Businesses begin with a spark of inspiration, a motivation to improve and serve the community. Let us help you keep that spark by easing the stress of legal issues. When you’re just starting your business, deciding on which structure is right for you can leave many business owners confused. Our team of business and commercial lawyers will meet with you to talk about your business and determine the best path forward. Whether you file as a Limited Liability Company, Corporation, or something else, we’ll guide you and also file your Certificate of Formation or Articles of Organization with the Secretary of State. We can also draft your Operating Agreement or Bylaws and other necessary organizational documents. And we will license your business with the Department of Revenue and Department of Labor & Industries and apply for your Employer Identification Number (EIN).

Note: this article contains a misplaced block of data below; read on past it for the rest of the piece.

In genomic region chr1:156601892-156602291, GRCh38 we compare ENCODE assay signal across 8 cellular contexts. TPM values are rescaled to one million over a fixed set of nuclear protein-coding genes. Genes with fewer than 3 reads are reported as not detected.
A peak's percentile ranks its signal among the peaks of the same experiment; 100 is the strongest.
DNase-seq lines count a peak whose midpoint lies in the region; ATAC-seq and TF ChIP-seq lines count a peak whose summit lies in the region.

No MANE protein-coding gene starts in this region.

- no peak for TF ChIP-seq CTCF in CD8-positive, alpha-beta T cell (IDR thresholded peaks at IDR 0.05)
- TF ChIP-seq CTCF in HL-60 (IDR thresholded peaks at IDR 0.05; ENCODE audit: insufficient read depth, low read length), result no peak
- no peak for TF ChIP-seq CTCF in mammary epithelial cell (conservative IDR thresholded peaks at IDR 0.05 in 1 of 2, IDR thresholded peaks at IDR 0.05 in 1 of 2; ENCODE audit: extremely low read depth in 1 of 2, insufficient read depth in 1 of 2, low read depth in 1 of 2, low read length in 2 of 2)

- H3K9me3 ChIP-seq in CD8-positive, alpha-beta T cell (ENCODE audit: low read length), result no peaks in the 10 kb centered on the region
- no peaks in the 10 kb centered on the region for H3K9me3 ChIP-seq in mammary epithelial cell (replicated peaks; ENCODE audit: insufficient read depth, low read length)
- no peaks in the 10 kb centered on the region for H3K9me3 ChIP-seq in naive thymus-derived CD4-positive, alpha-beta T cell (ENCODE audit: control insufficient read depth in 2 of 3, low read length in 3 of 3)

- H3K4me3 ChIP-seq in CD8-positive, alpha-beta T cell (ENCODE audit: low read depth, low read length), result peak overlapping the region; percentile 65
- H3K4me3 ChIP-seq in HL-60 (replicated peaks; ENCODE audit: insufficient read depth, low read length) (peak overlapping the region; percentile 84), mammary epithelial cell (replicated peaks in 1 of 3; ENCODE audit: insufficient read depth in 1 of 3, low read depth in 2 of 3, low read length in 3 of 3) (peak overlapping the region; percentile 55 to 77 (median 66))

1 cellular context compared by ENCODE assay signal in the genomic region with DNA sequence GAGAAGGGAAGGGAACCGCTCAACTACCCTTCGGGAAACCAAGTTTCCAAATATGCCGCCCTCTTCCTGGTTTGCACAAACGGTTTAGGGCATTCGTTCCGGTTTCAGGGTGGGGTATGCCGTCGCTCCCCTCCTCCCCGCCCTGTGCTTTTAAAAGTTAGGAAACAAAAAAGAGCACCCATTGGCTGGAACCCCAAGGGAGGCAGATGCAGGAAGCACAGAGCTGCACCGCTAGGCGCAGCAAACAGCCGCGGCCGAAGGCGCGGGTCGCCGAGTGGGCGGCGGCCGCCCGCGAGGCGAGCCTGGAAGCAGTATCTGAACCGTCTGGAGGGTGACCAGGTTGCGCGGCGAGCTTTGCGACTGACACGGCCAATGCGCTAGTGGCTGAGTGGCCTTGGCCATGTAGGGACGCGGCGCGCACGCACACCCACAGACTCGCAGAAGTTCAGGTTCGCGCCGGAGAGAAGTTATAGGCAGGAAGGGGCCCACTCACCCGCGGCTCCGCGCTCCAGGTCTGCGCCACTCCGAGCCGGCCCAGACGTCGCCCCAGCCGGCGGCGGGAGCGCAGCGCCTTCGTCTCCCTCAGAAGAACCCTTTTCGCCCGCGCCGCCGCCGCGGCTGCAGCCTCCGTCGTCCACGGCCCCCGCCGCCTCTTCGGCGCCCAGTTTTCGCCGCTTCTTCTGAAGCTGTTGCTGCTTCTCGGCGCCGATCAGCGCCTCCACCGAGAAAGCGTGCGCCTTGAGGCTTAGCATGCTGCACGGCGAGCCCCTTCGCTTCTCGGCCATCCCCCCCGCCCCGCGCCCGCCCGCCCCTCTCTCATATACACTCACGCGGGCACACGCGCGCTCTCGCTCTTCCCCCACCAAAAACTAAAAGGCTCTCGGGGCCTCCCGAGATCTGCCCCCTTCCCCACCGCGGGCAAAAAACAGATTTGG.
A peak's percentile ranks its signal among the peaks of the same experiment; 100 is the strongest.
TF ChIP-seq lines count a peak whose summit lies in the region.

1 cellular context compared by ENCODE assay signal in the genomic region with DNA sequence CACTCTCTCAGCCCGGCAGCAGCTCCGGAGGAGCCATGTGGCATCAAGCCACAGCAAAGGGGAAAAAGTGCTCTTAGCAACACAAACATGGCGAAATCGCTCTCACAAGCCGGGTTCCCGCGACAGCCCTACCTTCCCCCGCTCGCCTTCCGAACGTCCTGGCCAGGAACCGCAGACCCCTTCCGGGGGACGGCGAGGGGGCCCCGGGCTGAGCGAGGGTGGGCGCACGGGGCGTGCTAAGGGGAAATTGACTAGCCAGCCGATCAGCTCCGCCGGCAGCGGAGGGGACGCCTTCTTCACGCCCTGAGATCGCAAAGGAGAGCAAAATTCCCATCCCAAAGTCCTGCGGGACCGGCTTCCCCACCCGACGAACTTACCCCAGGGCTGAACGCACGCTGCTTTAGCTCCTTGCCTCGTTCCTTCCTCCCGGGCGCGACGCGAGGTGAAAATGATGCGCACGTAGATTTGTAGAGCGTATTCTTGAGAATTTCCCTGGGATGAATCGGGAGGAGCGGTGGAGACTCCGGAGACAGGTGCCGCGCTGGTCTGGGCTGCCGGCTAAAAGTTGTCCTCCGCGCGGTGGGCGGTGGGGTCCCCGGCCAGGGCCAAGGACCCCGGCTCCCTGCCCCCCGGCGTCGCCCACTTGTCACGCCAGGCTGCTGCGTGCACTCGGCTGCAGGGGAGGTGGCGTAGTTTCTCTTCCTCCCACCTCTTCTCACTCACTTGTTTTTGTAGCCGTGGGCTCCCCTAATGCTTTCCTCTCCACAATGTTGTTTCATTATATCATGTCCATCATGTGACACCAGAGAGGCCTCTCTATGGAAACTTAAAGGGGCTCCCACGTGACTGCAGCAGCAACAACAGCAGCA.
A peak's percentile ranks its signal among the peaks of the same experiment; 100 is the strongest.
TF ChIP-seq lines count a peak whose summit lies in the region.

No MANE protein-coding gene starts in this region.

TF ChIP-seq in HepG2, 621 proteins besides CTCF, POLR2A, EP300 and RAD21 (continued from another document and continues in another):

employment agreements and disputes

Now that your official paperwork is filed and operations are up and running, hiring your ideal team is the next step. Every smart business owner knows the value of employee agreements, and having a skilled legal team in your corner for this work can save you time and potential legal headaches. We can help you will job descriptions, duties, expectations, payment methods, the scope of employment and make sure language is written to limit exposure to unnecessary employment litigation. 

No business owner wants to have an employment dispute, but if you do, feel confident knowing your legal team has you protected. Having seen both sides of employment litigation, our team is well equipped to respond to employee complaints and lawsuits to achieve efficient, equitable resolutions. We take a proactive approach to prevent such disputes from ever arising through the development of strong company employment policies and procedures.